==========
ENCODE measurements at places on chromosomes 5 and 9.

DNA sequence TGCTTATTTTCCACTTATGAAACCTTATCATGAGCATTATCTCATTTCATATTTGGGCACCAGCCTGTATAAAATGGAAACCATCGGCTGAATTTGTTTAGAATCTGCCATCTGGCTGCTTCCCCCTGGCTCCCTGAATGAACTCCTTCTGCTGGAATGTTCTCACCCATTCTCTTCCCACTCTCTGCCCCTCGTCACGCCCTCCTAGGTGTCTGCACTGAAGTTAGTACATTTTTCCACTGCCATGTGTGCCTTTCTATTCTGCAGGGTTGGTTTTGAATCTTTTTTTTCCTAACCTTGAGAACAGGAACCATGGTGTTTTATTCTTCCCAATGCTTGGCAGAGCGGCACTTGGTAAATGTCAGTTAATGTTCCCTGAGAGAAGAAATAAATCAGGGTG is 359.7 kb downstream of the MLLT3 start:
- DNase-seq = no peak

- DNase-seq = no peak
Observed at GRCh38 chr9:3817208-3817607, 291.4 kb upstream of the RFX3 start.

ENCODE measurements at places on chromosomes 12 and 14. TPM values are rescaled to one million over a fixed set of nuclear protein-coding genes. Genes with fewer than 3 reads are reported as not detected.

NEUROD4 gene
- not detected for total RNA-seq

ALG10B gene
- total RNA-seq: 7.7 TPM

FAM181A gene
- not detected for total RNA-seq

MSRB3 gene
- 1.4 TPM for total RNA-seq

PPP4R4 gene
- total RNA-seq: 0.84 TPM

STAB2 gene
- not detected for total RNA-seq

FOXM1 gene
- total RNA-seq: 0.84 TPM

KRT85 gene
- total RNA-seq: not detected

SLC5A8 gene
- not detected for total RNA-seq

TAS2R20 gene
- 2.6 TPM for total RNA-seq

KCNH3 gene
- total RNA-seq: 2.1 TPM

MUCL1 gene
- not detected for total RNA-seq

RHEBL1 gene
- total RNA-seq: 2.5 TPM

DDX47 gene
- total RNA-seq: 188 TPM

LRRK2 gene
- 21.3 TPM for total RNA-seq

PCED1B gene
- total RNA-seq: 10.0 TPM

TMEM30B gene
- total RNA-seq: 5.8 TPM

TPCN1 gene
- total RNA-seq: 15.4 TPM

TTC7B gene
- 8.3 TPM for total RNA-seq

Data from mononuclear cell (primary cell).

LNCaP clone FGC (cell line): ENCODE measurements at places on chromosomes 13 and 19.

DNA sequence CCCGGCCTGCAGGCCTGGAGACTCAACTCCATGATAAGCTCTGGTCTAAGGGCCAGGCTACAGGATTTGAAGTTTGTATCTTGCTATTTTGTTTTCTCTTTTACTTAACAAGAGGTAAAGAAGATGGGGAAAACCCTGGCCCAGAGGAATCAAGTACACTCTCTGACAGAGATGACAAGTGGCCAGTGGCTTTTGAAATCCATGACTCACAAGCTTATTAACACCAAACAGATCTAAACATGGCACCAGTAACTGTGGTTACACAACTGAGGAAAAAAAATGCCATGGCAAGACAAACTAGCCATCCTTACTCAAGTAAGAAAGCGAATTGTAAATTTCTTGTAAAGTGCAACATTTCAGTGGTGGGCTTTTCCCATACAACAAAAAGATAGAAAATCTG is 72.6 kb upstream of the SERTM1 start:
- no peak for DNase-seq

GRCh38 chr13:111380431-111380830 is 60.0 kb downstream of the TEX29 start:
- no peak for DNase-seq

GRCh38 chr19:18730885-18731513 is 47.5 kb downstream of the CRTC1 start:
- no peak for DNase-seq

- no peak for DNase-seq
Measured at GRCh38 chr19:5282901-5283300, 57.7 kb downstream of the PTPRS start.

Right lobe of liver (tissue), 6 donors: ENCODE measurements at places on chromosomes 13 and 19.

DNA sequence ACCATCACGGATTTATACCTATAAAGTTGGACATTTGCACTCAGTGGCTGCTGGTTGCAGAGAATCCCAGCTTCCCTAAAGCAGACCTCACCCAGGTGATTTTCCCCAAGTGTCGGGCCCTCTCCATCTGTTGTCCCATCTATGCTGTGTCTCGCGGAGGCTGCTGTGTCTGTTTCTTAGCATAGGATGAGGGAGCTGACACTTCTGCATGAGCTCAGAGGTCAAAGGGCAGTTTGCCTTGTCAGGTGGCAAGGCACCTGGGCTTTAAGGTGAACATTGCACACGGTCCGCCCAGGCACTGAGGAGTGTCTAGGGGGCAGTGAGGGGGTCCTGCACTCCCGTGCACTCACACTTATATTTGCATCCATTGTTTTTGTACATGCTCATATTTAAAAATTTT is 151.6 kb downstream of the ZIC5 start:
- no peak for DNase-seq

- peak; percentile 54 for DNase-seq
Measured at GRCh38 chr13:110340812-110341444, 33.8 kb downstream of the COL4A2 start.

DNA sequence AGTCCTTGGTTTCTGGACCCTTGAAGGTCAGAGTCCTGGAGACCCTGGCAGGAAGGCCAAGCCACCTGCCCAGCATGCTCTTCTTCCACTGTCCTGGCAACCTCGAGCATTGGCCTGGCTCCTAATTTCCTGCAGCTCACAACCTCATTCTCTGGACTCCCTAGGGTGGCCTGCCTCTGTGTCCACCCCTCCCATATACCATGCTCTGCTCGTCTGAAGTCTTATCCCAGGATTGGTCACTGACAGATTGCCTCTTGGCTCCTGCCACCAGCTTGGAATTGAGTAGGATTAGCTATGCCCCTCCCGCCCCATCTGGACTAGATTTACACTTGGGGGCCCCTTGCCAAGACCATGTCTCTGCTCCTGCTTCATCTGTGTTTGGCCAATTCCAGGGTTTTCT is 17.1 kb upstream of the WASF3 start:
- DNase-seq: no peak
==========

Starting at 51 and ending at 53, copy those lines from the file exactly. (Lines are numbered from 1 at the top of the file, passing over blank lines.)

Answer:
GRCh38 chr19:18730885-18731513 is 47.5 kb downstream of the CRTC1 start:
- no peak for DNase-seq

- no peak for DNase-seq